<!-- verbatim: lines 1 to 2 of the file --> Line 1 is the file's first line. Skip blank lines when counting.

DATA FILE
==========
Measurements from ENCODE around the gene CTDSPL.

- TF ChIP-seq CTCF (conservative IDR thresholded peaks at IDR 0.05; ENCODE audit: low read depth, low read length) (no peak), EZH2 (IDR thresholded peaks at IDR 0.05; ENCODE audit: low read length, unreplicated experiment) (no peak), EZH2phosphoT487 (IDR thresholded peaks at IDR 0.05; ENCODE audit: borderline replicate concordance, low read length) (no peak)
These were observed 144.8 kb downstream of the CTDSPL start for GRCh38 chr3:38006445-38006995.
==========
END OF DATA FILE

Measurements from ENCODE around the gene CTDSPL.

- TF ChIP-seq CTCF (conservative IDR thresholded peaks at IDR 0.05; ENCODE audit: low read depth, low read length) (no peak), EZH2 (IDR thresholded peaks at IDR 0.05; ENCODE audit: low read length, unreplicated experiment) (no peak), EZH2phosphoT487 (IDR thresholded peaks at IDR 0.05; ENCODE audit: borderline replicate concordance, low read length) (no peak)